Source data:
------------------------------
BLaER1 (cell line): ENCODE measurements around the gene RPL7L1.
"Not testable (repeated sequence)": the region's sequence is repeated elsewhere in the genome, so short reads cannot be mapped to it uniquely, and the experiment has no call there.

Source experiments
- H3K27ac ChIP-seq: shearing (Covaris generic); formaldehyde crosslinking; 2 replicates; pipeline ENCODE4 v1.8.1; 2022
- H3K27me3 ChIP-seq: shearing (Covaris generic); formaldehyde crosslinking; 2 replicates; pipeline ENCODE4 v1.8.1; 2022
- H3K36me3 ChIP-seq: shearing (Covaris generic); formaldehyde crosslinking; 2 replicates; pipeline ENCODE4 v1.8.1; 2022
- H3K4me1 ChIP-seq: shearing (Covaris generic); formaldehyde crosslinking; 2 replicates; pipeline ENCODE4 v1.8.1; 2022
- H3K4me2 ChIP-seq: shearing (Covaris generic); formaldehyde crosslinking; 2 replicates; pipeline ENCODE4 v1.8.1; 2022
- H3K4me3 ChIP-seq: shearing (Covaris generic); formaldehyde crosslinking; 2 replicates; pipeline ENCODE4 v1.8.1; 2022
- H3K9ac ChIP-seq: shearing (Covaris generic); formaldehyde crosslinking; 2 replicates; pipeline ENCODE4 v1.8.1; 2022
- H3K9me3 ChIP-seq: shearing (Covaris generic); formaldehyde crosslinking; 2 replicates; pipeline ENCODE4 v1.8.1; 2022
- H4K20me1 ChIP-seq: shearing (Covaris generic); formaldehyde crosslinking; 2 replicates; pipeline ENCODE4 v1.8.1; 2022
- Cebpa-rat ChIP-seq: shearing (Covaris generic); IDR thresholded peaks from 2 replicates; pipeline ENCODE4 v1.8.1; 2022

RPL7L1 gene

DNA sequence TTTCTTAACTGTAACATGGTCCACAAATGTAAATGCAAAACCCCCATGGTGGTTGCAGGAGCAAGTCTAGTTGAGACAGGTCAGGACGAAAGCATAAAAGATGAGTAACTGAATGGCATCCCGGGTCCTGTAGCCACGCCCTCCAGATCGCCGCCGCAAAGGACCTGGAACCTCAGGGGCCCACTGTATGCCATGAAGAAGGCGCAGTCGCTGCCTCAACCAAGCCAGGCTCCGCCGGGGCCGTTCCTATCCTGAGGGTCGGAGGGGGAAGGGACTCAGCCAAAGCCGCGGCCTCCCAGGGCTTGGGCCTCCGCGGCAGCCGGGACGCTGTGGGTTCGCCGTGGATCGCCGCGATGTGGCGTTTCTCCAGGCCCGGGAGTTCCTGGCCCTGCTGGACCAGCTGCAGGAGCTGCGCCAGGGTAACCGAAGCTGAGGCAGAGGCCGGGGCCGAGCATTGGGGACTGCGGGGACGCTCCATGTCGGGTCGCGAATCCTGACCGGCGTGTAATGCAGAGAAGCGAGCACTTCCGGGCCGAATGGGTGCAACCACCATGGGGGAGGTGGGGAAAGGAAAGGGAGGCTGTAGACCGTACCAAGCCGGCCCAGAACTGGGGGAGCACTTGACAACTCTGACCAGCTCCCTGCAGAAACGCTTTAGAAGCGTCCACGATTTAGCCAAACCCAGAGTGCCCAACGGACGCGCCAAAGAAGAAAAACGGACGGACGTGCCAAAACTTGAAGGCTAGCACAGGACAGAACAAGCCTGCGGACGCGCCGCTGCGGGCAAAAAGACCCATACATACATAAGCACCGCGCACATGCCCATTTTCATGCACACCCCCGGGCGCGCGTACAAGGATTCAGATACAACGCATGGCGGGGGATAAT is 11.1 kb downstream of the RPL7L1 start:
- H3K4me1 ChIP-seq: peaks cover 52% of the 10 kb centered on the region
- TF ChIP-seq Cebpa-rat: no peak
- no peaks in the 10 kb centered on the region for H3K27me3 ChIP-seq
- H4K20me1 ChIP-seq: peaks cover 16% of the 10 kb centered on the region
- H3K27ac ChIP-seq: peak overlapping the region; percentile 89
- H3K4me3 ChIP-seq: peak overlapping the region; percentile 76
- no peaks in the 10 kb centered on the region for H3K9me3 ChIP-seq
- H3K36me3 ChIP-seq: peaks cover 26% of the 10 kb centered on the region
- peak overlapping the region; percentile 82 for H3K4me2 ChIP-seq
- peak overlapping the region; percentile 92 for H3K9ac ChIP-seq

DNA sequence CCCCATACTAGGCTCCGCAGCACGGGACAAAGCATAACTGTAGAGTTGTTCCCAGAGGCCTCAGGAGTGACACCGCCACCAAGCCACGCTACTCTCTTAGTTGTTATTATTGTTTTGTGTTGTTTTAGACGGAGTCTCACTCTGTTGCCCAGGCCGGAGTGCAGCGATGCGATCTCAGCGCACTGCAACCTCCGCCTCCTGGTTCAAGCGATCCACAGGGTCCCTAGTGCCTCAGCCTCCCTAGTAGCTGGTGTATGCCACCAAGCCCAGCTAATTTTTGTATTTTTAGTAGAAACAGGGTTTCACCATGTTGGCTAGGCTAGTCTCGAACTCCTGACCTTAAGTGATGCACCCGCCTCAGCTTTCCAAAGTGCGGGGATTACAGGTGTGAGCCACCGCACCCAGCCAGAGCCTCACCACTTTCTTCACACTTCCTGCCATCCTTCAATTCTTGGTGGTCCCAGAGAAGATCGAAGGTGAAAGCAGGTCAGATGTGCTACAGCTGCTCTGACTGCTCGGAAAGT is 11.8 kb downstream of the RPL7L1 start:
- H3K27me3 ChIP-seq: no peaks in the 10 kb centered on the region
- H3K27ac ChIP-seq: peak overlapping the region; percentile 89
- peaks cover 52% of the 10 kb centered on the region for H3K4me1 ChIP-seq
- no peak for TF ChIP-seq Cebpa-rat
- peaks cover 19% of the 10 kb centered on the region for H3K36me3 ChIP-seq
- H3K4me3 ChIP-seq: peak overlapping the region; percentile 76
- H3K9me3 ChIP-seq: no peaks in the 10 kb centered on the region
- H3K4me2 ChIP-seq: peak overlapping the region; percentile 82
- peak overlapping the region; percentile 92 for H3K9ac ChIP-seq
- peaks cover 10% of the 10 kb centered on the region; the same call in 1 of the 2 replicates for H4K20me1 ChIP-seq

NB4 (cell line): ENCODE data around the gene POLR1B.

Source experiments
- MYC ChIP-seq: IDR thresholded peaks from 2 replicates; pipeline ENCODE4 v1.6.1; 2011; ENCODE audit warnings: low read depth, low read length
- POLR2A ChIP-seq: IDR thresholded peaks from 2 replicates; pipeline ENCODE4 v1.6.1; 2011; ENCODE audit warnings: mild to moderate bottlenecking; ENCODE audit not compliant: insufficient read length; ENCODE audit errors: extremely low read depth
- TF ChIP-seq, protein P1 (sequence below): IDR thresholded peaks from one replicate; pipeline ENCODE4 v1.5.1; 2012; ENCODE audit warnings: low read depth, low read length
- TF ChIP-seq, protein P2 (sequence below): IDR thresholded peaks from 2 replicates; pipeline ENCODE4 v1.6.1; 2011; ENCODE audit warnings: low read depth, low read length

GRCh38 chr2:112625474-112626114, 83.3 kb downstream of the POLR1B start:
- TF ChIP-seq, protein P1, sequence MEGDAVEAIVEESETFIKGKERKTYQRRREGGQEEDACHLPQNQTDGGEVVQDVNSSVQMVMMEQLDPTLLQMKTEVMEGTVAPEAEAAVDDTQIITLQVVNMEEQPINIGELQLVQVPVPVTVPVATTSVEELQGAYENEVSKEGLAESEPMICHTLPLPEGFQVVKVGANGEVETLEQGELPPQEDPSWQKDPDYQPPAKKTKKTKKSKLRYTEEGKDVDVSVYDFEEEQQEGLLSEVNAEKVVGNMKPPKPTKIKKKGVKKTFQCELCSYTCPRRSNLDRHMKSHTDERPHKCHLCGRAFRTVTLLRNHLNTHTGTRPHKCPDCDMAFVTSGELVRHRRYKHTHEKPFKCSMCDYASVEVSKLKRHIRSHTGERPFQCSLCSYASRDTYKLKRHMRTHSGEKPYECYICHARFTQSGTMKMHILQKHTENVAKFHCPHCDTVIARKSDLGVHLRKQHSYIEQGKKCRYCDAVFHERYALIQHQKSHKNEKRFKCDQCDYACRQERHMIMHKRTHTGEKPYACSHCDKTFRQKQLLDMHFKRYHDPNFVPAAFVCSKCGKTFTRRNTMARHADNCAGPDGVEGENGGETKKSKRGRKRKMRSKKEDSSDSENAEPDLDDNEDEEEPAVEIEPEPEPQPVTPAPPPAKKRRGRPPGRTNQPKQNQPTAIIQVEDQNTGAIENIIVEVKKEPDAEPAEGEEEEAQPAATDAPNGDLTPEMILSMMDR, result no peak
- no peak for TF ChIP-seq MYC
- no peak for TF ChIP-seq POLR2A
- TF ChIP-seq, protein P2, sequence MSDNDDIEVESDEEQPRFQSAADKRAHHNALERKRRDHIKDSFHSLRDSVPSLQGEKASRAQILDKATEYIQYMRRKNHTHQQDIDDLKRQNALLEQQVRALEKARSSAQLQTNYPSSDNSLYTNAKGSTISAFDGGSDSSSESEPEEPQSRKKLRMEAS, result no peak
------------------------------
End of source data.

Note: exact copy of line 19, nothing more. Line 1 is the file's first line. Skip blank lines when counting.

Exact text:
- H4K20me1 ChIP-seq: peaks cover 16% of the 10 kb centered on the region